# Formal name for left/right-hand-side of an expression

Given an expression, such as `int x = y + 5`, we'd call `int x` the `left-hand side` (or `LHS`), and `y + 5` the `right-hand side` (or `RHS`). The whole expression is called, of course, an `expression` (or `equation`), but is there a generic term for a "side" of an expression?

`LHS` and `RHS` don't quite cut it when it comes to an expression such as `int x = y = 5` (gloss over the fact here that such assignments are generally bad practice!).

I'm toying with the term `component` to describe any "side", but was interested to see if there was a formal standard term already in use. Wikipedia only has "Sides of an equation", any better suggestions?

• in which language would "int x = y = 5" work? I would assume the use of parentheses would clarify evaluation order and hence, LHS and RHS. itu.dk/courses/BPRD/E2009/fundamental-1967.pdf is about as authorative as it comes... – lwm Aug 30 '13 at 8:57
• It's a general statement, none of this is in a particular language - I've seen such statements in a few languages, C# and Java come to mind I think but it's been a while since I touched either, so might not have been those - have definitely seen it used (and warned against) before though. Although it's not something I ever use myself. I think (don't quote me - like I say, it's not something I ever personally use) the flow is the same as `y = 5; int x = y;`. – Kai Aug 30 '13 at 9:03
• The point was the terms LHS and RHS doesn't work so well when there are 3 "sides" to an expression, and it seems there ought to be be a none-side-specific term for each "chunk" of an equation. As in, the LHS and RHS are collectively an ... [insert answer here]. 'chunk' or 'component' or 'part' are the best terms I have so far. – Kai Aug 30 '13 at 9:05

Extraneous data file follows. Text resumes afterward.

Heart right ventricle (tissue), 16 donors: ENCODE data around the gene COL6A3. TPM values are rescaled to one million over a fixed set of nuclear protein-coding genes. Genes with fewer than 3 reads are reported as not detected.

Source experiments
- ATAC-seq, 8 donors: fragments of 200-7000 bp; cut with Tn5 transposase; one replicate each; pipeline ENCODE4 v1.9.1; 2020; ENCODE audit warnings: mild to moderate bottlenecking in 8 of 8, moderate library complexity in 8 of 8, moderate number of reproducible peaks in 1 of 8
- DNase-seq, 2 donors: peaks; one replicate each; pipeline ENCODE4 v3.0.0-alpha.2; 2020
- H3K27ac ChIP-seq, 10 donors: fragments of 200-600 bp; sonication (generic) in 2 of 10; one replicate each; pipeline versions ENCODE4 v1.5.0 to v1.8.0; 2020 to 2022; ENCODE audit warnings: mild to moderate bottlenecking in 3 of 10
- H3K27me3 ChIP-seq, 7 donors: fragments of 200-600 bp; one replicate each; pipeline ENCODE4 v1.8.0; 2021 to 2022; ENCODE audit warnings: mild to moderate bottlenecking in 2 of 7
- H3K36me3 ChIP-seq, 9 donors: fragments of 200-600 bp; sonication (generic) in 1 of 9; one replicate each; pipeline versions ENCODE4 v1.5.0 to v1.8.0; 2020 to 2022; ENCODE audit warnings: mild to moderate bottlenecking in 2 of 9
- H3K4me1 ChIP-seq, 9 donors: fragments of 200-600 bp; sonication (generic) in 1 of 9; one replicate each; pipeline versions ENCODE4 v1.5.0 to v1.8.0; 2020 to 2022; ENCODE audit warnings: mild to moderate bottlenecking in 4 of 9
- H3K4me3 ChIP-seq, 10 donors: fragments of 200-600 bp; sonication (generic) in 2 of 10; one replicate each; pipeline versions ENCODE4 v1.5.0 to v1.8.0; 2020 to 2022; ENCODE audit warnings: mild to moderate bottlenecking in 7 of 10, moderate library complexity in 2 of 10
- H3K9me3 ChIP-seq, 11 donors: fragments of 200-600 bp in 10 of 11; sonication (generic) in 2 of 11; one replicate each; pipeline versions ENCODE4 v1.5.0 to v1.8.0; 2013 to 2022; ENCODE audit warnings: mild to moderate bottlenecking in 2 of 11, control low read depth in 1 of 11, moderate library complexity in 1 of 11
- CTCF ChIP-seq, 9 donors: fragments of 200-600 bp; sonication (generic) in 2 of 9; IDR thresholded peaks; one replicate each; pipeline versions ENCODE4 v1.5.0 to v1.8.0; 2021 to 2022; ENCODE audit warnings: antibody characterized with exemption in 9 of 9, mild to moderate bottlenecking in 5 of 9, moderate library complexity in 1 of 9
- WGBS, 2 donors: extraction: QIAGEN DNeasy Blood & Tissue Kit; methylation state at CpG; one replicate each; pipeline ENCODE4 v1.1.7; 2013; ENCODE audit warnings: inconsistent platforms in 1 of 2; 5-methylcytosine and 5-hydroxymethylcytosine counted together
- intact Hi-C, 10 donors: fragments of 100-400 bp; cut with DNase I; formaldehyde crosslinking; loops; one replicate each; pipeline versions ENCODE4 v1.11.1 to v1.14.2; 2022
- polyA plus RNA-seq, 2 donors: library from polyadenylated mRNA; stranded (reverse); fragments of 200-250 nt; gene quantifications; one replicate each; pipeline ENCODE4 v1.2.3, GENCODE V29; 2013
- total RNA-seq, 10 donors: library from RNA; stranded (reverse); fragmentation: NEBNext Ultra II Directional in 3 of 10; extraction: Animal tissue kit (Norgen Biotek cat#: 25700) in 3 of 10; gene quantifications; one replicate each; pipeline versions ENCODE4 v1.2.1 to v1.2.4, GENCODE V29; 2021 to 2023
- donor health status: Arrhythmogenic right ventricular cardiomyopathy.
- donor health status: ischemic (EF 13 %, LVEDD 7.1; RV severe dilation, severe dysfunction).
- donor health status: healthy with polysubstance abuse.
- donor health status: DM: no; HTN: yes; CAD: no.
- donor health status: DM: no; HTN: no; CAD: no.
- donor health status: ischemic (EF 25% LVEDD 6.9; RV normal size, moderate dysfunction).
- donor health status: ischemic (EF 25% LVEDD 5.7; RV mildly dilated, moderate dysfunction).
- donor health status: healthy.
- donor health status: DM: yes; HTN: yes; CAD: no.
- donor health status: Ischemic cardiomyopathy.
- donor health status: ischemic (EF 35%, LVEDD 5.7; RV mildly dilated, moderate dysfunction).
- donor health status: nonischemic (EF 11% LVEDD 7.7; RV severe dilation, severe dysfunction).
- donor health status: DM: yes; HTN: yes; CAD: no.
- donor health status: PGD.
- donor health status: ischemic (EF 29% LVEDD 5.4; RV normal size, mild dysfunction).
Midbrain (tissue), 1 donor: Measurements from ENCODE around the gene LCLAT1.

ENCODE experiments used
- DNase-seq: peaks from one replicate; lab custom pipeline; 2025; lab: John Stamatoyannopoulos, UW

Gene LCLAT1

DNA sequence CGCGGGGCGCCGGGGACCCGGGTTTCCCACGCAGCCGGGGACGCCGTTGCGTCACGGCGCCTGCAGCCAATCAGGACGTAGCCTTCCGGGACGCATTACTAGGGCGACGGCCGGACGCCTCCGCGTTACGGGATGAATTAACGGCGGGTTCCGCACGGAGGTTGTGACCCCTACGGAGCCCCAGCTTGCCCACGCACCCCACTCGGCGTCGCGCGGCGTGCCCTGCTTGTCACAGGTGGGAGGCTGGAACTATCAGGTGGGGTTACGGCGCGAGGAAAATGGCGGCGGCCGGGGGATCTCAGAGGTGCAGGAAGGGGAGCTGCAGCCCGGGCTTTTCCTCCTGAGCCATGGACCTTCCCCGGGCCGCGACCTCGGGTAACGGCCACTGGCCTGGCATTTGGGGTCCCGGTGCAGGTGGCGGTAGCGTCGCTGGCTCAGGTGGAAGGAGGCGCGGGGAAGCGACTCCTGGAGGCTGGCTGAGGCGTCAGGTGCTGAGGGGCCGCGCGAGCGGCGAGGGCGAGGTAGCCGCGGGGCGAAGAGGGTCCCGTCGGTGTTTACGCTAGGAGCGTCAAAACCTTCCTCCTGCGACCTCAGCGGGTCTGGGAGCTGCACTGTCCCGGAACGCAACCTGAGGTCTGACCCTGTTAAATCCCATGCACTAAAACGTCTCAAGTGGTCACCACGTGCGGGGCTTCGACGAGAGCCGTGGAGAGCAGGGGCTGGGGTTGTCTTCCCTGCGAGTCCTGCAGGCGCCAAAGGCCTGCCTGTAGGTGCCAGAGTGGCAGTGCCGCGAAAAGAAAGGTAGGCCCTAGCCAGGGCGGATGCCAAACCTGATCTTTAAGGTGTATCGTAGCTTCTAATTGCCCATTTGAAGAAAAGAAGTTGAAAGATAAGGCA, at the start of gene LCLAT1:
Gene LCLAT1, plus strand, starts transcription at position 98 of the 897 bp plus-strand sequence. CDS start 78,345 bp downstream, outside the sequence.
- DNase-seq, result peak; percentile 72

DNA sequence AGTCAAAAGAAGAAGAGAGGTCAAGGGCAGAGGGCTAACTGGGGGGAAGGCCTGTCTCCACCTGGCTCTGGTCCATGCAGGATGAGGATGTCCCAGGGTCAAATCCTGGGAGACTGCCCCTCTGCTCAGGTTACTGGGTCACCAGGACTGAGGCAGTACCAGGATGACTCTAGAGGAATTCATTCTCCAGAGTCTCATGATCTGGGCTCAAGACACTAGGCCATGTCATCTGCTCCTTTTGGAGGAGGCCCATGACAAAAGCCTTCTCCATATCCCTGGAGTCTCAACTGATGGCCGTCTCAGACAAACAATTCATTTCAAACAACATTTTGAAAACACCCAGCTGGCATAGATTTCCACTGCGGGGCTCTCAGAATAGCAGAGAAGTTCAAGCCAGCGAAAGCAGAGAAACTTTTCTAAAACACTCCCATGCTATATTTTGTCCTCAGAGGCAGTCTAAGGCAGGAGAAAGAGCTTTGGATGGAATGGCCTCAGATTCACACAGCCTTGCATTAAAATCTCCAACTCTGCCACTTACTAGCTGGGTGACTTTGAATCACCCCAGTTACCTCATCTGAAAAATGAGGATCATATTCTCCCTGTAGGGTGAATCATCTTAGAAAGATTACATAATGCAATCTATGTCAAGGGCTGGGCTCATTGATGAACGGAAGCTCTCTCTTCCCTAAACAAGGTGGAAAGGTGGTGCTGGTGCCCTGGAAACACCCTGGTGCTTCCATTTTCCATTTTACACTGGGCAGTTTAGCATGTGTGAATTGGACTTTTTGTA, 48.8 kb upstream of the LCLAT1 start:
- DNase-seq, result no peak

• @Kai (et al) the term term suggests itself. – High Performance Mark Aug 30 '13 at 9:07
• Are you thinking of "lvalue" and "rvalue" ? stackoverflow.com/questions/3601602/… – rwong Aug 30 '13 at 10:49

Assuming C, `x ? y : z` has three operands for the `?:` operator which are `x`, `y` and `z`. The syntactic element `int x = y = 5` is not parsed as an expression with a single operator; `x`, `y` and `z` are subexpressions but so is `y = 5`. `y` and `5` are operands of the operator `=`. There is no generic term to designate `x` and `y = 5` here: in general parsing terminology, they are operands of the declaration operator, but in C terminology, the word operand is reserved for things that C calls operators.
If you want to treat `int _ = _ = _` as a single unit (which isn't how C syntax works), you can refer to the pieces as the left, middle and right subterms.